Openly gay man fights to be ordained - WKOW 27: Madison, WI Breaking News, Weather and Sports

Openly gay man fights to be ordained

By Jamie Hersch - bio | email | Twitter | Facebook

MADISON (WKOW) -- A Madison man has spent the last 20 years trying to be ordained as a Presbyterian pastor.

There's just one problem: he's gay.

In February, a regional body voted to allow Scott Anderson's ordination, which was supposed to take place in May.  

But several churches challenged the ruling, saying the Bible does not condone homosexuality and neither should the church.

If ordained, Anderson would be the first openly gay Presbyterian pastor in the country.

"It really is about my sense of call to serve God as a parish pastor," said Anderson. "It really was the most fulfilling thing I've ever done in my life, serving in the congregation."

It's a call Anderson can't ignore. A call that led to his ordination in the '80s. A call that was put on hold when church members discovered he is gay.

"I was put in a position where I had to resign, so I set aside my ordination at that point and went back to school to get re-tooled for a new career. And that was 20 years ago," said Anderson.

Still, the call persists.

On February 20, the John Knox Presbytery, made up of 61 churches in the Midwest, voted to allow Anderson's ordination.

"He's the most gifted individual I've met in a long, long time. I've heard him preach, I've heard him lead worship, I've seen him work with people... There's no question he has the gifts," said Ken Meunier, John Knox Presbytery executive director.

But Caledonia Presbyterian Church near Portage disagreed with the vote and joined other churches in appealing to the larger Midwest body in Minneapolis.

"Scripture is pretty clear as to the place of sexual relationships to human relationships and I think our church and the individuals I represent are trying to uphold that basic principle," said Whit Brisky, the attorney representing Caledonia.

There are only seven verses in the Bible that deal with sexuality but these seven verses have the power to divide an entire religion, and the Presbyterian church is not alone in dealing with this issue.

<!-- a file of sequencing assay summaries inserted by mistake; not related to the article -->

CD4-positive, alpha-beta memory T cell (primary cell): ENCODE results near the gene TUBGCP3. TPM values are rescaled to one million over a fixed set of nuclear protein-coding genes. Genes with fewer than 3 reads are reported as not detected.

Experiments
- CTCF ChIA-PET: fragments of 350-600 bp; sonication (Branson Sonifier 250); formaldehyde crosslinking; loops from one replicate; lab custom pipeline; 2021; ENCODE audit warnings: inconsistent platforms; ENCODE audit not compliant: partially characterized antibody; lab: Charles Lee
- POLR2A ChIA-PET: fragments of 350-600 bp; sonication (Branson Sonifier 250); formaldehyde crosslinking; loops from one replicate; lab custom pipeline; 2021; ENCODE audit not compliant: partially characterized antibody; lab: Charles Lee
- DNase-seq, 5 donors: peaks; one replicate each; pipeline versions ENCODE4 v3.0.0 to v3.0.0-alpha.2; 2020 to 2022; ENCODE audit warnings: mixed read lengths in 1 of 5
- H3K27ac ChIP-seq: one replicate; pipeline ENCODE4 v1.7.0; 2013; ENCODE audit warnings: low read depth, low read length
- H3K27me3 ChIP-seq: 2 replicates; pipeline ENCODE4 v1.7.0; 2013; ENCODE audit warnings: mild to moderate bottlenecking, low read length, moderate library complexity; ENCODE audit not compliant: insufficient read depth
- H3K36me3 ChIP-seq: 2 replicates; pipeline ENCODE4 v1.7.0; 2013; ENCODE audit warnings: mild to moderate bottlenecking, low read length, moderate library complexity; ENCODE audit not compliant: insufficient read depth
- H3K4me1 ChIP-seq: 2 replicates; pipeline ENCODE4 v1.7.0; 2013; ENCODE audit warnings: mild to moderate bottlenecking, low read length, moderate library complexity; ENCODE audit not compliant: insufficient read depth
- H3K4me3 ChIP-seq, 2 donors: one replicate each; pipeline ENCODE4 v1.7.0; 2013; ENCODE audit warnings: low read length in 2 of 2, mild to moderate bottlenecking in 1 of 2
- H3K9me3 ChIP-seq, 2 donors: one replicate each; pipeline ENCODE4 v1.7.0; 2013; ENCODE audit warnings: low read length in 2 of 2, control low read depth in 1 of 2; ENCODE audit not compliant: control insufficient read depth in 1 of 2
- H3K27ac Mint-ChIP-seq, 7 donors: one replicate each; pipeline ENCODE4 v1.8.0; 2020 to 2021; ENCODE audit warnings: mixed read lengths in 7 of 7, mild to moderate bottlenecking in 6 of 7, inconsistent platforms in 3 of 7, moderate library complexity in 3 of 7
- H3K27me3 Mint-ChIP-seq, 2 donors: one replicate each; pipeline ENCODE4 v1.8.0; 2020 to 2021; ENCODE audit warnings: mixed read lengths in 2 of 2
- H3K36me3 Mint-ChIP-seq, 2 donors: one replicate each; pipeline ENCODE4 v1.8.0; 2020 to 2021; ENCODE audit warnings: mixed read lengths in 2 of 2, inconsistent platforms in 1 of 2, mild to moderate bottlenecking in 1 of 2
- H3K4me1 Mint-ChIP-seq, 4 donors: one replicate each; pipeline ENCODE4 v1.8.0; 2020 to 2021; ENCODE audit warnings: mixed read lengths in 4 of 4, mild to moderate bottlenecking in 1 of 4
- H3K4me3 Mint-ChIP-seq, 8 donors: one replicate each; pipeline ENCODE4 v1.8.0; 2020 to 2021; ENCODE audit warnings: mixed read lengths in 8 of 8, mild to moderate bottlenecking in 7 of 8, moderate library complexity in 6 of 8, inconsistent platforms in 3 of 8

Dozens of Lutheran churches like Calvary in Brookfield are considering forming a new denomination called CORE (Lutheran Coalition for Renewal), to return to more traditional values.

"It more or less feels like we're not leaving the church; the church is leaving us," said Phil Nybroten, pastor at Calvary Lutheran.

The primary issue behind this split: human sexuality.

Mark Chavez is the man behind this national movement to preach what he calls the absolute truth: homosexuality is a sin.

"Sexual relationship is for lifelong marriage of a man and a woman, period. You'd say the same thing to an adulterer, you'd say the same thing to a theft, you'd say the same thing to an alcoholic or someone who's caught up in greed or consistently bears false witness and lies behind people's backs: this isn't good for you, it's not good for your neighbor, and it's not good for God's creation," said Chavez.

Others say the church should welcome gay and lesbian people, just not ordain them.

"There's enough love from Jesus for everyone, but that doesn't mean that we preach or espouse something that is contrary to scripture," said Nybroten.

It all comes down to how Christians interpret the Bible: as the literal, timeless word of God, or a metaphorical guidebook set in the context of its time.

Anderson believes the latter and does not see homosexuality as a sin.

"We're looking at that ancient document, or set of documents, in light of a whole new set of cultural circumstances that simply were not part of the biblical world. I grew up with the sense that God is a loving God and accepts each of us unconditionally," said Anderson.

Nobody really knows the answer so the question remains, putting churches across America in a tough position.

"We will lose members, I'm sure. Either way," said Meunier.

It leaves countless gay people like Anderson wondering if their call to ministry will ever be answered.

"I mean, I've been waiting 20 years, so six months or a year is really not that long when you think about it. I think one has to sort of look at the bigger picture here and not say it's all about me. It isn't; it's about a larger struggle of which I'm a small part," said Anderson.

The national church court will hear Anderson's case for ordination in February.

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